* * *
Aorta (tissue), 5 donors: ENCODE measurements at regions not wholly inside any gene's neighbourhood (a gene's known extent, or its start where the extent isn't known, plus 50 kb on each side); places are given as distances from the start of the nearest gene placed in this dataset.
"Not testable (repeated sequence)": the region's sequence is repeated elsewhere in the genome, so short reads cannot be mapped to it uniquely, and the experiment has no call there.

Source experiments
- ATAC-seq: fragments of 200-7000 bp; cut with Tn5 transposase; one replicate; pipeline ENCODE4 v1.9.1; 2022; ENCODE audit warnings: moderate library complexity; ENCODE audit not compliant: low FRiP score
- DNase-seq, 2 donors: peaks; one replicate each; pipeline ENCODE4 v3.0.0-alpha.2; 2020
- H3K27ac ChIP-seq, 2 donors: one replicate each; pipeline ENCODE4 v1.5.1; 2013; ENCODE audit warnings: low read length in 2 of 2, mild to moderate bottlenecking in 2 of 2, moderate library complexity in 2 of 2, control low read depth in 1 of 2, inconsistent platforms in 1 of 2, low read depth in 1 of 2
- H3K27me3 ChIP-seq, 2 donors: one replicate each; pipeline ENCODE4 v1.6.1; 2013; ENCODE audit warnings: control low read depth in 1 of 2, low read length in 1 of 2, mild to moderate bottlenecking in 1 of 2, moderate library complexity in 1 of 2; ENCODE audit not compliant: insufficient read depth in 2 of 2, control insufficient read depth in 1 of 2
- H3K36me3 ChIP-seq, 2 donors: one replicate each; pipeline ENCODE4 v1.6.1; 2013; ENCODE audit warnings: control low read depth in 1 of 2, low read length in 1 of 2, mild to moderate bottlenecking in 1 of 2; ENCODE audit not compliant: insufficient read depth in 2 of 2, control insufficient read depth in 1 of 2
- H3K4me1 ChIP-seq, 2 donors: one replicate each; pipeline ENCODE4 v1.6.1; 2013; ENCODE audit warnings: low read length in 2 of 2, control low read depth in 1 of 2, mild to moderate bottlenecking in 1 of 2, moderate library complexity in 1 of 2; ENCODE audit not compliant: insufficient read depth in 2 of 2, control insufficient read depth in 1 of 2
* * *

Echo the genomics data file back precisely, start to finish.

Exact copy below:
Aorta (tissue), 5 donors: ENCODE measurements at regions not wholly inside any gene's neighbourhood (a gene's known extent, or its start where the extent isn't known, plus 50 kb on each side); places are given as distances from the start of the nearest gene placed in this dataset.
"Not testable (repeated sequence)": the region's sequence is repeated elsewhere in the genome, so short reads cannot be mapped to it uniquely, and the experiment has no call there.

Source experiments
- ATAC-seq: fragments of 200-7000 bp; cut with Tn5 transposase; one replicate; pipeline ENCODE4 v1.9.1; 2022; ENCODE audit warnings: moderate library complexity; ENCODE audit not compliant: low FRiP score
- DNase-seq, 2 donors: peaks; one replicate each; pipeline ENCODE4 v3.0.0-alpha.2; 2020
- H3K27ac ChIP-seq, 2 donors: one replicate each; pipeline ENCODE4 v1.5.1; 2013; ENCODE audit warnings: low read length in 2 of 2, mild to moderate bottlenecking in 2 of 2, moderate library complexity in 2 of 2, control low read depth in 1 of 2, inconsistent platforms in 1 of 2, low read depth in 1 of 2
- H3K27me3 ChIP-seq, 2 donors: one replicate each; pipeline ENCODE4 v1.6.1; 2013; ENCODE audit warnings: control low read depth in 1 of 2, low read length in 1 of 2, mild to moderate bottlenecking in 1 of 2, moderate library complexity in 1 of 2; ENCODE audit not compliant: insufficient read depth in 2 of 2, control insufficient read depth in 1 of 2
- H3K36me3 ChIP-seq, 2 donors: one replicate each; pipeline ENCODE4 v1.6.1; 2013; ENCODE audit warnings: control low read depth in 1 of 2, low read length in 1 of 2, mild to moderate bottlenecking in 1 of 2; ENCODE audit not compliant: insufficient read depth in 2 of 2, control insufficient read depth in 1 of 2
- H3K4me1 ChIP-seq, 2 donors: one replicate each; pipeline ENCODE4 v1.6.1; 2013; ENCODE audit warnings: low read length in 2 of 2, control low read depth in 1 of 2, mild to moderate bottlenecking in 1 of 2, moderate library complexity in 1 of 2; ENCODE audit not compliant: insufficient read depth in 2 of 2, control insufficient read depth in 1 of 2